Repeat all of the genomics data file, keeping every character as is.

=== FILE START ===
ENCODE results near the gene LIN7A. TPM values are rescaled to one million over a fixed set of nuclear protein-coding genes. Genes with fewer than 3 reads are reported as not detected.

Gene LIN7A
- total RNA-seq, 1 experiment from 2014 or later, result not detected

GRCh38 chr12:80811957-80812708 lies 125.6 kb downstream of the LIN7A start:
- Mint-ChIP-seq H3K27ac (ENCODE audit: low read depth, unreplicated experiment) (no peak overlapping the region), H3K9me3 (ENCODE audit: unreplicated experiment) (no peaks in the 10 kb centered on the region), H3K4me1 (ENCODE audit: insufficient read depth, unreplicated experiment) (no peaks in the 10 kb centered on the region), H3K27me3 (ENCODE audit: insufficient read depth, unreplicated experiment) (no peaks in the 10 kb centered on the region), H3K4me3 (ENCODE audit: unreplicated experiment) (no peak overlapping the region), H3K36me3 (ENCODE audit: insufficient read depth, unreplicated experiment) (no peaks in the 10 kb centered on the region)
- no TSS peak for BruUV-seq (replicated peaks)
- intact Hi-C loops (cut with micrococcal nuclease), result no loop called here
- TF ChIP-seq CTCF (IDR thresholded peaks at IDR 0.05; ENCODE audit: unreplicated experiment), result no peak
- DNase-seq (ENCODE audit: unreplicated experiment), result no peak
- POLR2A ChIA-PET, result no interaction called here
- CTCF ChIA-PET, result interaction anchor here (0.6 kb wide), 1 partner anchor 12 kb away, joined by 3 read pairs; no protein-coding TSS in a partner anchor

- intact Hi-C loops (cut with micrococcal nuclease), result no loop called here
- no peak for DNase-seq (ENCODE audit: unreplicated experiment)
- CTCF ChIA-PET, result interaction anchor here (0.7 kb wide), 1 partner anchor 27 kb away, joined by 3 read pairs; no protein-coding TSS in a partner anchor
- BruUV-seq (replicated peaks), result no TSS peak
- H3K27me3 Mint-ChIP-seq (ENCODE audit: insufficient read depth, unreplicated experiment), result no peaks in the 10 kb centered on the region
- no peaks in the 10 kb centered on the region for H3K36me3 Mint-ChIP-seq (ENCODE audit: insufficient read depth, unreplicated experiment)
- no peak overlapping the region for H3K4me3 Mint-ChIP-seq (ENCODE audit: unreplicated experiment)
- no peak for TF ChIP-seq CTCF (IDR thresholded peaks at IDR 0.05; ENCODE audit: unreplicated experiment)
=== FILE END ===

ENCODE results near the gene LIN7A. TPM values are rescaled to one million over a fixed set of nuclear protein-coding genes. Genes with fewer than 3 reads are reported as not detected.

Gene LIN7A
- total RNA-seq, 1 experiment from 2014 or later, result not detected

GRCh38 chr12:80811957-80812708 lies 125.6 kb downstream of the LIN7A start:
- Mint-ChIP-seq H3K27ac (ENCODE audit: low read depth, unreplicated experiment) (no peak overlapping the region), H3K9me3 (ENCODE audit: unreplicated experiment) (no peaks in the 10 kb centered on the region), H3K4me1 (ENCODE audit: insufficient read depth, unreplicated experiment) (no peaks in the 10 kb centered on the region), H3K27me3 (ENCODE audit: insufficient read depth, unreplicated experiment) (no peaks in the 10 kb centered on the region), H3K4me3 (ENCODE audit: unreplicated experiment) (no peak overlapping the region), H3K36me3 (ENCODE audit: insufficient read depth, unreplicated experiment) (no peaks in the 10 kb centered on the region)
- no TSS peak for BruUV-seq (replicated peaks)
- intact Hi-C loops (cut with micrococcal nuclease), result no loop called here
- TF ChIP-seq CTCF (IDR thresholded peaks at IDR 0.05; ENCODE audit: unreplicated experiment), result no peak
- DNase-seq (ENCODE audit: unreplicated experiment), result no peak
- POLR2A ChIA-PET, result no interaction called here
- CTCF ChIA-PET, result interaction anchor here (0.6 kb wide), 1 partner anchor 12 kb away, joined by 3 read pairs; no protein-coding TSS in a partner anchor

- intact Hi-C loops (cut with micrococcal nuclease), result no loop called here
- no peak for DNase-seq (ENCODE audit: unreplicated experiment)
- CTCF ChIA-PET, result interaction anchor here (0.7 kb wide), 1 partner anchor 27 kb away, joined by 3 read pairs; no protein-coding TSS in a partner anchor
- BruUV-seq (replicated peaks), result no TSS peak
- H3K27me3 Mint-ChIP-seq (ENCODE audit: insufficient read depth, unreplicated experiment), result no peaks in the 10 kb centered on the region
- no peaks in the 10 kb centered on the region for H3K36me3 Mint-ChIP-seq (ENCODE audit: insufficient read depth, unreplicated experiment)
- no peak overlapping the region for H3K4me3 Mint-ChIP-seq (ENCODE audit: unreplicated experiment)
- no peak for TF ChIP-seq CTCF (IDR thresholded peaks at IDR 0.05; ENCODE audit: unreplicated experiment)